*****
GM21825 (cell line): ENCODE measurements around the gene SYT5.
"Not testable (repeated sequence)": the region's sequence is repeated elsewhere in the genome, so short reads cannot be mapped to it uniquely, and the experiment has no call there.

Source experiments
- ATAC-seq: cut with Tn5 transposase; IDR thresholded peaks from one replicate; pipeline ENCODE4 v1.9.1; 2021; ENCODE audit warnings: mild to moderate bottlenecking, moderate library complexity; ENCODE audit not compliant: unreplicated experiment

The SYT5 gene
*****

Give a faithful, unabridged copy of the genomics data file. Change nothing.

GM21825 (cell line): ENCODE measurements around the gene SYT5.
"Not testable (repeated sequence)": the region's sequence is repeated elsewhere in the genome, so short reads cannot be mapped to it uniquely, and the experiment has no call there.

Source experiments
- ATAC-seq: cut with Tn5 transposase; IDR thresholded peaks from one replicate; pipeline ENCODE4 v1.9.1; 2021; ENCODE audit warnings: mild to moderate bottlenecking, moderate library complexity; ENCODE audit not compliant: unreplicated experiment

The SYT5 gene